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Abstract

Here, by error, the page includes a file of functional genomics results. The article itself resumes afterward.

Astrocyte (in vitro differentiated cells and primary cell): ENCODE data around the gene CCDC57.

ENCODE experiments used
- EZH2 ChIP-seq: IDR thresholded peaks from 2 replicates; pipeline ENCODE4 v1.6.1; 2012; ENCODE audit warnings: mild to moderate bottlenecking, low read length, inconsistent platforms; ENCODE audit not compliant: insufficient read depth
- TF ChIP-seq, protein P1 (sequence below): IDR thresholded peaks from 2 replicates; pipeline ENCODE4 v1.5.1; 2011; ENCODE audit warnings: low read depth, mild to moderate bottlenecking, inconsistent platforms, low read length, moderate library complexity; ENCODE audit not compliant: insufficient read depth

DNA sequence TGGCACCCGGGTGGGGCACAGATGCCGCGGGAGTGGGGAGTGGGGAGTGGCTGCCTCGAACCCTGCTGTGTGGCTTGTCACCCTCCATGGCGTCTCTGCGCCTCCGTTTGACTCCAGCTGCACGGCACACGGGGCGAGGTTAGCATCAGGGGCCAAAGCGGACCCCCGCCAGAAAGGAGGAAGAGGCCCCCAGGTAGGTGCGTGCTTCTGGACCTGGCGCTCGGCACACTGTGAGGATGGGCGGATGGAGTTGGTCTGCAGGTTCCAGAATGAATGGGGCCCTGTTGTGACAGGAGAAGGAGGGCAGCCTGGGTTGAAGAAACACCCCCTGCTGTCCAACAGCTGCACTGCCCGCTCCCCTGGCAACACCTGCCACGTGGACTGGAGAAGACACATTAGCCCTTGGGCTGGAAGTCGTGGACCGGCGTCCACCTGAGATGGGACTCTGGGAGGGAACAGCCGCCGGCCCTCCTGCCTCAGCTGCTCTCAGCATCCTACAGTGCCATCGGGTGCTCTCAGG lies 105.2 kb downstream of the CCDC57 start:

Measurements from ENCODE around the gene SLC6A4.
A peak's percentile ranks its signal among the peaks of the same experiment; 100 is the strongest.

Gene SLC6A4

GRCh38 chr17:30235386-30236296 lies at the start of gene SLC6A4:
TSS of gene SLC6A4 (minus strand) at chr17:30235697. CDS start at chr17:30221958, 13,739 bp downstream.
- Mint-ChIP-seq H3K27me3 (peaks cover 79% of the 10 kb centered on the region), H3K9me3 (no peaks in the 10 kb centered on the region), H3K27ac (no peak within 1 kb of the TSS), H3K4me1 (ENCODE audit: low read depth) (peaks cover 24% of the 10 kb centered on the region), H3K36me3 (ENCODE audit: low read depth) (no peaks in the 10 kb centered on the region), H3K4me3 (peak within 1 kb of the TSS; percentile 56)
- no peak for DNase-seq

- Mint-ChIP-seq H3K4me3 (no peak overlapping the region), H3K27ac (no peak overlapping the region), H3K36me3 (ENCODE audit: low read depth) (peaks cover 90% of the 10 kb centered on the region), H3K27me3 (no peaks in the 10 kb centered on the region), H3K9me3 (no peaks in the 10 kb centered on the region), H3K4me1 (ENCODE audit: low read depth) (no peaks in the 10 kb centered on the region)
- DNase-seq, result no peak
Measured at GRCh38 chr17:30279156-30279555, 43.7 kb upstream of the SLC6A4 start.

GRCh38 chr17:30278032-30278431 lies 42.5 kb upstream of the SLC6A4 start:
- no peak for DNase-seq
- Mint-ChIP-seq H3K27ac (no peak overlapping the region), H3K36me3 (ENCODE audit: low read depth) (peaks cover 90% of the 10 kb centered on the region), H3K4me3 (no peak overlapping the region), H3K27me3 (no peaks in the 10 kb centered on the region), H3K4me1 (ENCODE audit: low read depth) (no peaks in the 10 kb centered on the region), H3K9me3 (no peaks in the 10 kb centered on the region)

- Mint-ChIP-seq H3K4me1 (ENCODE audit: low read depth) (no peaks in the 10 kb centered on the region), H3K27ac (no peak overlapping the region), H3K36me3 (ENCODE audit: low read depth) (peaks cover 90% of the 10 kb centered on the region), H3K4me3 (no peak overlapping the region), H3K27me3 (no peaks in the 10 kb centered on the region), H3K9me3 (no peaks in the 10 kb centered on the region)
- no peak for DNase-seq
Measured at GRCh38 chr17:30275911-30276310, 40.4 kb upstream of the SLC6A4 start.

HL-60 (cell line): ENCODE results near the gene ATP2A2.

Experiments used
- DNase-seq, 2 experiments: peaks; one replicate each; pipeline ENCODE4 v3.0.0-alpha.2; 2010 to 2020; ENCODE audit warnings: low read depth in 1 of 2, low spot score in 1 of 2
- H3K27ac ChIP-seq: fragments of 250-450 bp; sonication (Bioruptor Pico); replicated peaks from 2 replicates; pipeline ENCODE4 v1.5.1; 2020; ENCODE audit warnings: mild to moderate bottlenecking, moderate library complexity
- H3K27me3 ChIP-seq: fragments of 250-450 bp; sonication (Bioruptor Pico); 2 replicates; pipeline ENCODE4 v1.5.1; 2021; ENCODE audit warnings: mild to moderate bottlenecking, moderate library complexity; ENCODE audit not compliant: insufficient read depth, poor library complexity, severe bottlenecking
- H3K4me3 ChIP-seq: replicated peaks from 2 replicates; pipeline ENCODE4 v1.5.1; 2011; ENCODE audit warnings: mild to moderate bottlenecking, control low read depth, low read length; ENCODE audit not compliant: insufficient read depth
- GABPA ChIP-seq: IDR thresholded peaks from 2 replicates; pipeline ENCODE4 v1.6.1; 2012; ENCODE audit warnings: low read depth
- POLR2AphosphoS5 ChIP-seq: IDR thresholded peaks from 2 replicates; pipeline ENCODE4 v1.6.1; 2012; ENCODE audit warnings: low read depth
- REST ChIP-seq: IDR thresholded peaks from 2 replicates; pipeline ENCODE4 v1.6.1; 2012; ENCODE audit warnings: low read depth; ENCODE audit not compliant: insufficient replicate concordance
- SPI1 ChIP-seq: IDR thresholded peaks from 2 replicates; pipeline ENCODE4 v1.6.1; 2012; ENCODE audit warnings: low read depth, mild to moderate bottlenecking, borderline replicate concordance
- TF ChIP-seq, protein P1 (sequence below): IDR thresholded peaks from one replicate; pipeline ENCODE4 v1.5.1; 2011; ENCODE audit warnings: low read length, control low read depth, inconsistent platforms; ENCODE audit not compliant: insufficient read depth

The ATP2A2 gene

The role of liver transplantation in 29 patients with fulminant and subacute hepatic failure due to a variety of different causes was examined by comparing the outcome and a variety of “hospitalization” variables. Transplanted patients (n = 13) were more likely to survive (p < 0.05), were younger (p < 0.05) and spent more time in the hospital (p < 0.025) than did those who were not transplanted (n = 16). Despite spending a much longer time in the hospital, transplanted patients spent less time in the intensive care unit (p < 0.05) in coma (p < 0.01) and on a respirator (p < 0.01) than did those not transplanted. Most importantly, the survival rate for transplanted patients was significantly improved (p < 0.05) as compared to those not transplanted. We conclude that liver transplantation can be applied successfully to the difficult clinical problem of fulminant and subacute hepatic failure.